In two major global cities, Jason Duesing of Midwestern Baptist Theological Seminary sees "pockets of light and safety" for people needing refuge. "For every act of terror in the world today, there are multiplied a thousand times over acts of sacrificial service and Gospel proclamation," Midwestern's provost writes.
In the 2016 version, many still are coming to them to save their life and, yet, they also are finding life. I observed this just weeks ago in two major global cities, both having been in the news in recent months for acts of terror and political instability.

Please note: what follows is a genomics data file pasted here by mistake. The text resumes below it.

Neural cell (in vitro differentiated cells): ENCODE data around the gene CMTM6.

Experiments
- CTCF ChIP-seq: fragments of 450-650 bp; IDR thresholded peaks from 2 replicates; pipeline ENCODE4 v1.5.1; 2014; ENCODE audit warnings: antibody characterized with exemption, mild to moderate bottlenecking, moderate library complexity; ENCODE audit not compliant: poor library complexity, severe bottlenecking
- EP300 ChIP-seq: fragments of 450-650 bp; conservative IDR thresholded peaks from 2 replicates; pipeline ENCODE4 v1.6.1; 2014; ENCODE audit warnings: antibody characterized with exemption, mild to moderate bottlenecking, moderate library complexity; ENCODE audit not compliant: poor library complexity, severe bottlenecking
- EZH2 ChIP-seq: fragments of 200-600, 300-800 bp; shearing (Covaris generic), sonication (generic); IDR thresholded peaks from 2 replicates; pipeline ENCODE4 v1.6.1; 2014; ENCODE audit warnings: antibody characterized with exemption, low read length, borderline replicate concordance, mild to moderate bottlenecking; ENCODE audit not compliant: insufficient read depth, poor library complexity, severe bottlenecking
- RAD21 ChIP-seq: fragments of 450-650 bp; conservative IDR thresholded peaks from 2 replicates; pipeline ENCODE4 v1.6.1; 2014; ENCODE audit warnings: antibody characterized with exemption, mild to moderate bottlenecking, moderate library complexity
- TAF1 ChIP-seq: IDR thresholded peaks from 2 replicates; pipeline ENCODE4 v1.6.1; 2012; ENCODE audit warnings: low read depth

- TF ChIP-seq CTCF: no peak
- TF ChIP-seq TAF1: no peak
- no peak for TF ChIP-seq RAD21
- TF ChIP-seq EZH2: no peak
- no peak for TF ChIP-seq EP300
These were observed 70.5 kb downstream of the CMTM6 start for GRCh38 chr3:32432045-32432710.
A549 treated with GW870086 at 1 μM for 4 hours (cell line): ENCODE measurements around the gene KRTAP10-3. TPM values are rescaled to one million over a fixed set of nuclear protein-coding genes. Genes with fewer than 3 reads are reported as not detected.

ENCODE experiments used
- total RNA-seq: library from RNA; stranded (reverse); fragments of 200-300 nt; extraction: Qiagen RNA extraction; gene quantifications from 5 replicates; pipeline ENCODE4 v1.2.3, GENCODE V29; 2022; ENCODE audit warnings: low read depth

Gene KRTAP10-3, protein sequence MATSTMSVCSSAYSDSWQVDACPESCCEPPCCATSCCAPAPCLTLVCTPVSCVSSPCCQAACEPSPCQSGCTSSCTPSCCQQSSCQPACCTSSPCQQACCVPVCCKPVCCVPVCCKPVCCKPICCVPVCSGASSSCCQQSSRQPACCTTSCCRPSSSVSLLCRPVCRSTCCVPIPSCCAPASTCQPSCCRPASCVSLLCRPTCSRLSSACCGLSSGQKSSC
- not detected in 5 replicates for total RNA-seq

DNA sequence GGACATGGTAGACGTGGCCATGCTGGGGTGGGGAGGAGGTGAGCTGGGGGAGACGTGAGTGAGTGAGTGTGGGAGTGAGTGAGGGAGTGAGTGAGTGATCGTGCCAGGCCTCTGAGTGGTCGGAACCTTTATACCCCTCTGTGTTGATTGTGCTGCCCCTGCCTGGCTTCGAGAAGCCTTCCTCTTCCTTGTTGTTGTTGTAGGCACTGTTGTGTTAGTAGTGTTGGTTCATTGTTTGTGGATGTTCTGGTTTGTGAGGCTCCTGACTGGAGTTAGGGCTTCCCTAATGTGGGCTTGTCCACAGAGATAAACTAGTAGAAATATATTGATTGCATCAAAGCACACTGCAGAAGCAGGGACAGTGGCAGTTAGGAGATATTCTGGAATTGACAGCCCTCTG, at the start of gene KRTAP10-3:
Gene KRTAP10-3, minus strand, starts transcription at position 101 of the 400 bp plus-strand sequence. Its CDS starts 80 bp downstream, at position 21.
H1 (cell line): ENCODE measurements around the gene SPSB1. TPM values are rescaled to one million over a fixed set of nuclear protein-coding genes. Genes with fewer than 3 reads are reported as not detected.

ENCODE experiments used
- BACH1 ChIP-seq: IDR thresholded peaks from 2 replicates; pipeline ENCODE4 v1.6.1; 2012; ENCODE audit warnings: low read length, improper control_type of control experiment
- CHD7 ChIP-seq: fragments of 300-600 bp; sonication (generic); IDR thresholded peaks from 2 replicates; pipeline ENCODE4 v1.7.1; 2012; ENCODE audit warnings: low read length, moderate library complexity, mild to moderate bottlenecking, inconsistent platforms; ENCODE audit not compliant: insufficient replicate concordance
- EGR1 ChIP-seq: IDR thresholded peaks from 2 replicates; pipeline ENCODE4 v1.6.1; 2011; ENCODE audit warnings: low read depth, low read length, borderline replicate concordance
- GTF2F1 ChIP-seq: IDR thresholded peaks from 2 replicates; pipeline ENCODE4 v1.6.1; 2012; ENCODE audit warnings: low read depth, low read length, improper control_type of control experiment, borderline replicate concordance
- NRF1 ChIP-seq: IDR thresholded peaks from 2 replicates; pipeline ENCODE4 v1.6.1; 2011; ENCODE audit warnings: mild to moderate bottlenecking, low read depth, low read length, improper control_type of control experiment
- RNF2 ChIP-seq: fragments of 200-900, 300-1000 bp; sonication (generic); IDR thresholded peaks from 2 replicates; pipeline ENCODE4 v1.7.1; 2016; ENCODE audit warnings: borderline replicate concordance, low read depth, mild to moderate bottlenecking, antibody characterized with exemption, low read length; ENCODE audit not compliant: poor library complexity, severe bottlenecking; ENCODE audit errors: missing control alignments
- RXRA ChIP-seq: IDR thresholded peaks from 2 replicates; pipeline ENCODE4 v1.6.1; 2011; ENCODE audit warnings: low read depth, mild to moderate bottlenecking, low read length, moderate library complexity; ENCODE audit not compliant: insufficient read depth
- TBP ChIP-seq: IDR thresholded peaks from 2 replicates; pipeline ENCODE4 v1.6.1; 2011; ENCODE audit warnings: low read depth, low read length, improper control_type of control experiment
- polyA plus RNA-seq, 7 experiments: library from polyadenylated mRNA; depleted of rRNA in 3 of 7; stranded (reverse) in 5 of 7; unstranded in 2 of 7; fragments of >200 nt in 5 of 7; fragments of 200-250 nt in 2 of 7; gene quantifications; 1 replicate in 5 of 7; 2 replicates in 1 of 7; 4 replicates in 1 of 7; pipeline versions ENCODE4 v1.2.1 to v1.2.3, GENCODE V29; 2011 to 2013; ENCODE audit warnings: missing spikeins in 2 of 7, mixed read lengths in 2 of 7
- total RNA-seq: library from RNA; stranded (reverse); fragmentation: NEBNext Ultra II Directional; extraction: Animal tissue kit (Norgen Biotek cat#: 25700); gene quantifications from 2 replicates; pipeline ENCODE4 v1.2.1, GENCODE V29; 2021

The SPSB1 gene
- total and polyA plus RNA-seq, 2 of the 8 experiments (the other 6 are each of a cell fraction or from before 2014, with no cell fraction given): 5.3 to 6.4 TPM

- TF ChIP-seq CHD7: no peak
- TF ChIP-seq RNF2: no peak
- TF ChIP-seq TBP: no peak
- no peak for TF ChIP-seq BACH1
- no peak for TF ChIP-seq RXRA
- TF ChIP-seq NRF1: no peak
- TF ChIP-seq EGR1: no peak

The first in Central Asia was teeming with young professionals and, though centered in a Muslim culture, there were signs that the younger generation in this city were not much different than many in the West in terms of their tenuous devotion to their historic and national religion. At prescribed times throughout the day, prominent mosques would erupt in amplified calls to prayer. Yet, just as in some of our Western cities where church bells ring out from massive and mostly vacant cathedrals, the normal course of business is for the people not to pause for genuflection, but to carry on with head bowed toward their smartphone. Read More